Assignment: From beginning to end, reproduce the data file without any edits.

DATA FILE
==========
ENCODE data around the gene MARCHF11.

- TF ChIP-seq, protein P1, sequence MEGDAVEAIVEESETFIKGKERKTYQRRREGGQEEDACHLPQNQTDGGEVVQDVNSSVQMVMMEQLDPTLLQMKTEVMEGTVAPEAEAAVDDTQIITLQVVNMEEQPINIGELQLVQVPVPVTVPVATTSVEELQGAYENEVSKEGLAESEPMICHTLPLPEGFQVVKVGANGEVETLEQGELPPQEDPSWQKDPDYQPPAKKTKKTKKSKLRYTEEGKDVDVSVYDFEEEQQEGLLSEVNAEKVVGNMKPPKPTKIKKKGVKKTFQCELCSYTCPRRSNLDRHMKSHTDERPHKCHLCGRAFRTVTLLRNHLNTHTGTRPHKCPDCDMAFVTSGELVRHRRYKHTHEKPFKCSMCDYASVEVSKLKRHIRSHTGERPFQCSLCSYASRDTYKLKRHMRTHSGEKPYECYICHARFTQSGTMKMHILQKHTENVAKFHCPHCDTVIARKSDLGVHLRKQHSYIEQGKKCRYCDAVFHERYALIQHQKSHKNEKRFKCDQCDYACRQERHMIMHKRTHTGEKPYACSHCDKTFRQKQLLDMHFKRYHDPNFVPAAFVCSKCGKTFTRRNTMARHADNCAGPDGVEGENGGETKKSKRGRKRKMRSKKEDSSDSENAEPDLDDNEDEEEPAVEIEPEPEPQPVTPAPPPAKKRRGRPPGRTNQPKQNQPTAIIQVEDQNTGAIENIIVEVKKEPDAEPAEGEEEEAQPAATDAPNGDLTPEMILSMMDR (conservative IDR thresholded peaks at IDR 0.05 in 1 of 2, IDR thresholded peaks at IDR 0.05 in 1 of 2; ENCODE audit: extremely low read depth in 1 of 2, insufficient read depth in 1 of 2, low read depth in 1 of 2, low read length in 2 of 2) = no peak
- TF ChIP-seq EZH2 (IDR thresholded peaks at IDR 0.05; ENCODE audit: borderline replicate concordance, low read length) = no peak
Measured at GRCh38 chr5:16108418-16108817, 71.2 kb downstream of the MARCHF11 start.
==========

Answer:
ENCODE data around the gene MARCHF11.

- TF ChIP-seq, protein P1, sequence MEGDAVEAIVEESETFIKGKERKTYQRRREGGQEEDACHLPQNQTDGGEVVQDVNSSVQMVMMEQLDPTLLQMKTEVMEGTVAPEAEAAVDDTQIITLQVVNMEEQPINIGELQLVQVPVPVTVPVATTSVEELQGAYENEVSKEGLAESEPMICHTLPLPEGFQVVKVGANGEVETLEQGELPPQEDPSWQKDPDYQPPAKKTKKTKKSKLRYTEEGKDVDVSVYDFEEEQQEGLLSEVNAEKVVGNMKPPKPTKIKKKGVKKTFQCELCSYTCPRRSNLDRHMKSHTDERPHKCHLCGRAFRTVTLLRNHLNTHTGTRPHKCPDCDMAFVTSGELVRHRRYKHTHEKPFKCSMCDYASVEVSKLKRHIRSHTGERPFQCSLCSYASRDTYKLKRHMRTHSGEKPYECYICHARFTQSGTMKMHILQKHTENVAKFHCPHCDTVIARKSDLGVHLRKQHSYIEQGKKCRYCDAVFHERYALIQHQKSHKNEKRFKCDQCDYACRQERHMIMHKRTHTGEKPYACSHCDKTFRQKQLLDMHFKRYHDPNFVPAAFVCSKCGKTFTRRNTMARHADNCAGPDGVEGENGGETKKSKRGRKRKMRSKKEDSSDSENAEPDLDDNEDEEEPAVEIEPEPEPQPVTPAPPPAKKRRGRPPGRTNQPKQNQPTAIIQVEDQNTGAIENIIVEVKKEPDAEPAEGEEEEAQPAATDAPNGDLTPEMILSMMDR (conservative IDR thresholded peaks at IDR 0.05 in 1 of 2, IDR thresholded peaks at IDR 0.05 in 1 of 2; ENCODE audit: extremely low read depth in 1 of 2, insufficient read depth in 1 of 2, low read depth in 1 of 2, low read length in 2 of 2) = no peak
- TF ChIP-seq EZH2 (IDR thresholded peaks at IDR 0.05; ENCODE audit: borderline replicate concordance, low read length) = no peak
Measured at GRCh38 chr5:16108418-16108817, 71.2 kb downstream of the MARCHF11 start.